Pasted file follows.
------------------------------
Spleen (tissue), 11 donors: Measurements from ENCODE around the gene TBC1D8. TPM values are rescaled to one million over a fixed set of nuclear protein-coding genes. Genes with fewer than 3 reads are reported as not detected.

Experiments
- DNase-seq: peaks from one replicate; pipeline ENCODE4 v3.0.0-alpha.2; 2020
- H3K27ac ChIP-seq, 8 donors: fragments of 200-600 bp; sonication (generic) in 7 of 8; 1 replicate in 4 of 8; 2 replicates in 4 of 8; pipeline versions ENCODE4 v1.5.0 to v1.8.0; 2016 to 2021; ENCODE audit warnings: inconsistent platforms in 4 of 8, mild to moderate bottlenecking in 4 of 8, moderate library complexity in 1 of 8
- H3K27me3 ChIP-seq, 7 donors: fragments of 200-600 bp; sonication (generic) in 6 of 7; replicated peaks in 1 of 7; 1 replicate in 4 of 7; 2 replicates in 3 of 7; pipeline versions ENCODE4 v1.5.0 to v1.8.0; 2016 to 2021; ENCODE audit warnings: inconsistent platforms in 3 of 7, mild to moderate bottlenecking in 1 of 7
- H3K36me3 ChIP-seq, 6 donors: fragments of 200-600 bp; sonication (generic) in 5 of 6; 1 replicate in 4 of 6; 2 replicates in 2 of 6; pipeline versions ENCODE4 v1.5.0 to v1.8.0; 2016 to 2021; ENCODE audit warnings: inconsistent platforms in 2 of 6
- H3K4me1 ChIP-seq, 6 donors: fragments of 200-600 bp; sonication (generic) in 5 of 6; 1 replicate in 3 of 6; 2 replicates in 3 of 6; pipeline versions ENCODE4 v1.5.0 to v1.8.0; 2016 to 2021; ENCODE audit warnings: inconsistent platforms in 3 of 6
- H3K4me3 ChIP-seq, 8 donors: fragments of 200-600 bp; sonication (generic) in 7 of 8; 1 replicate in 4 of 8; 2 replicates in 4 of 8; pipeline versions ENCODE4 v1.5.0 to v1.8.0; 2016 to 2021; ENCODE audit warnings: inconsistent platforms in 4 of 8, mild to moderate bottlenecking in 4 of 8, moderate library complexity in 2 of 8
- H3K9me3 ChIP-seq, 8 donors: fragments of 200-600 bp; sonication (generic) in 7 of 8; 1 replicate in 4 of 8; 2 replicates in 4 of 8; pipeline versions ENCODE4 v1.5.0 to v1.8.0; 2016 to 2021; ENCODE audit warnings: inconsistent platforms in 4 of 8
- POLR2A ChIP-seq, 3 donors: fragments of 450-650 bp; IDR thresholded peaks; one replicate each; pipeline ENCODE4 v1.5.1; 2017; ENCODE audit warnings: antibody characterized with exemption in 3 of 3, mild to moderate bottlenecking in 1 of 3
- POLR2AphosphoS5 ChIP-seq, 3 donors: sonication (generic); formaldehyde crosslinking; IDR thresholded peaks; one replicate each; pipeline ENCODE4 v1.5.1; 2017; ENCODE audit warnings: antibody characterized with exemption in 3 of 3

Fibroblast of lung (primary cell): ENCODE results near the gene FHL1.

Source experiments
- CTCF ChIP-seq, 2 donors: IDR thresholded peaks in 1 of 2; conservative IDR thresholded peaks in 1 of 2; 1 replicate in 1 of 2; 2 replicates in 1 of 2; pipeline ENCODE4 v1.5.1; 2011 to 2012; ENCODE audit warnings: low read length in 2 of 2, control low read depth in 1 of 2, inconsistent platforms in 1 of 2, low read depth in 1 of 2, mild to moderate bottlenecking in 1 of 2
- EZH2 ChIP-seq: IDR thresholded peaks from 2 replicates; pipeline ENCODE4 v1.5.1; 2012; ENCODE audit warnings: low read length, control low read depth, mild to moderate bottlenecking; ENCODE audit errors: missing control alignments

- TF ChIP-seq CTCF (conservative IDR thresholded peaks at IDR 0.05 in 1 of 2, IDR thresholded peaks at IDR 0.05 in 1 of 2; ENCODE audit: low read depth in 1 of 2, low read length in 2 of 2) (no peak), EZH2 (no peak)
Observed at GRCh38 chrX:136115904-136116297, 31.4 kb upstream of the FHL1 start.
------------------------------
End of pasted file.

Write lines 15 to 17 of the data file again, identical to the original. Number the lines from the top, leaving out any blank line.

- EZH2 ChIP-seq: IDR thresholded peaks from 2 replicates; pipeline ENCODE4 v1.5.1; 2012; ENCODE audit warnings: low read length, control low read depth, mild to moderate bottlenecking; ENCODE audit errors: missing control alignments

- TF ChIP-seq CTCF (conservative IDR thresholded peaks at IDR 0.05 in 1 of 2, IDR thresholded peaks at IDR 0.05 in 1 of 2; ENCODE audit: low read depth in 1 of 2, low read length in 2 of 2) (no peak), EZH2 (no peak)
Observed at GRCh38 chrX:136115904-136116297, 31.4 kb upstream of the FHL1 start.